same number wore an equilateral triangle prescribed by Major-General Thomas, April 26, 1864, in General Orders No. 62, Department of the Cumberland, in which he used much the same language as that used by Hooker in his circular, and designated divisions by the same colors. The badge of the Seventh Corps was a crescent nearly encircling a star. It was not adopted until after the virtual close of the war, June 1, 1865. The following is a paragraph from the circular issued by Major-General J. J. Reynolds, Department of Arkansas, regarding it:-- This badge, cut two inches in diameter, from cloth of colors red, white, and blue, for the 1st, 2d, and 3d Divisions respectively, may be worn by all enlisted men of the Corps. This was an entirely different corps from the Seventh Corps, which served in Virginia, and which had no badge. The latter was discontinued Aug. 1, 1863, at the same time with the original Fourth Corps. The Eighth Corps wore a six-pointed star. I have not
shortest practicable time, in a way most effectual for securing permanent peace. To do this, you will be given all the troops that can be spared by MajorGeneral Canby, probably twenty-five thousand men of all arms; the troops with Major-General J. J. Reynolds, in Arkansas, say twelve thousand, Reynolds to command; the Fourth Army Corps, now at Nashville, Tennessee, awaiting orders; and the Twenty-Fifth Army Corps, now at City Point, Virginia, ready to embark. I do not wish to trammel yoReynolds to command; the Fourth Army Corps, now at Nashville, Tennessee, awaiting orders; and the Twenty-Fifth Army Corps, now at City Point, Virginia, ready to embark. I do not wish to trammel you with instructions; I will state, however, that if Smith holds out, without even on ostensible government to receive orders from or to report to, he and his men are not entitled to the considerations due to an acknowledged belligerent. Theirs are the conditions of outlaws, making war against the only Government having an existence over the territory where war is now being waged. You may notify the rebel commander west of the Mississippi-holding intercourse with him in person, or through su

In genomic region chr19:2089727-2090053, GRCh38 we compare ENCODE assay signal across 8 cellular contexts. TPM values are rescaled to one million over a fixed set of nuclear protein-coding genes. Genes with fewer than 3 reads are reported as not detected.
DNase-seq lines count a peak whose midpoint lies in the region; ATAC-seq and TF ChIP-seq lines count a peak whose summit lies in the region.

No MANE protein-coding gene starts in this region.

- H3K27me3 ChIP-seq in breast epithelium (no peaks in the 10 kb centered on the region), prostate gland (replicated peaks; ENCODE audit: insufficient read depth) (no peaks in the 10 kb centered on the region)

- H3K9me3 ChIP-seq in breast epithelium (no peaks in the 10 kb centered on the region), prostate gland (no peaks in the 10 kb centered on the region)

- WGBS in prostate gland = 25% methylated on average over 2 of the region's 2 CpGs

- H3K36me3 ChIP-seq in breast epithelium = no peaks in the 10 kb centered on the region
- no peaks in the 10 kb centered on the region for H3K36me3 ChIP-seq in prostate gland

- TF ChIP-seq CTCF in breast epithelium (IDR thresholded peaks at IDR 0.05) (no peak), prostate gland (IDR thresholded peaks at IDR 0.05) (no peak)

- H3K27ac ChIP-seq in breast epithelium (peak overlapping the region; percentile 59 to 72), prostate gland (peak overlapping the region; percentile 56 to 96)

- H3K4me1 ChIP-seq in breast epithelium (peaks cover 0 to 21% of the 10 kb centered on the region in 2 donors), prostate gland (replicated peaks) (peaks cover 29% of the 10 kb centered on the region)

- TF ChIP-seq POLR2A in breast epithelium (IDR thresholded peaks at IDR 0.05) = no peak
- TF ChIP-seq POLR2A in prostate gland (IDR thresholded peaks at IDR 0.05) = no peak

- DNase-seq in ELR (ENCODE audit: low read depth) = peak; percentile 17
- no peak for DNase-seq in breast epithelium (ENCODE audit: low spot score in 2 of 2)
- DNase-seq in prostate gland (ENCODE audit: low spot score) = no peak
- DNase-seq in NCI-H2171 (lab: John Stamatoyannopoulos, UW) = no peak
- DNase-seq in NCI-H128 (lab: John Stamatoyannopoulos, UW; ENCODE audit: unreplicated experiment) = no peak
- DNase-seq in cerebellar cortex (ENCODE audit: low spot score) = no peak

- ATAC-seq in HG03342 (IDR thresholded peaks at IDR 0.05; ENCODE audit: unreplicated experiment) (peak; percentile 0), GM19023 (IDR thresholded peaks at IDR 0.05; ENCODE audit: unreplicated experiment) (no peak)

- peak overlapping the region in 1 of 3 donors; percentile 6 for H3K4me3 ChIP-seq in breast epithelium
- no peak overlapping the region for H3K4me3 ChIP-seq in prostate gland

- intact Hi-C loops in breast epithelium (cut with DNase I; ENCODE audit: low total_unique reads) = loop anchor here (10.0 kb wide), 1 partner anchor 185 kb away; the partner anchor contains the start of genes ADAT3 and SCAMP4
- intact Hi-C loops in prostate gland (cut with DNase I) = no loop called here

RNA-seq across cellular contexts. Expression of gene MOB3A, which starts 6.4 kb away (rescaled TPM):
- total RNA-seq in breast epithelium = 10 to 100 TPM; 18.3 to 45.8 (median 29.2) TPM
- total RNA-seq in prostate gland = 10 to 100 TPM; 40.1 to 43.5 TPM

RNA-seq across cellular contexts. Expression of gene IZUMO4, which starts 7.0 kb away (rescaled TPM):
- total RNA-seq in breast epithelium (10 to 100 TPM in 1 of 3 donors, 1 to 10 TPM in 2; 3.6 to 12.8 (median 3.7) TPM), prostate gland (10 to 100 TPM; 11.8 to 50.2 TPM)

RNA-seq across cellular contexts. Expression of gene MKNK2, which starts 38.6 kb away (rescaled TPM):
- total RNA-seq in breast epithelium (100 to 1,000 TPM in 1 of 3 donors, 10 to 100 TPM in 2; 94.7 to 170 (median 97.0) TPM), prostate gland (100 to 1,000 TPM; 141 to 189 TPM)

r small. The railroad companies have already issued orders in furtherance of the object of this proclamation, and no violation of them will be permitted. At St. Louis, Mo., a report of the removal of Major-General Fremont created intense indignation among the mass of Unionists, and great rejoicing among the secessionists. The recruiting rendezvous for an Irish regiment was closed on receipt of the news, and a meeting for the formation of a Home Guard adjourned without action.--N. Y. Herald, October 5. The First Massachusetts Light Battery, reorganized since its return from the three months service, left Boston this afternoon for the war, under the command of Captain Josiah Porter. General Reynolds with a body of Indiana and Ohio troops made a reconnoissance from his position at Cheat Mountain, and met a rebel force under General Lee at Greenbriar, Va., dispersing them after a severe fight of over an hour. The Union loss was eight killed and thirty wounded.--(Doc. 67.)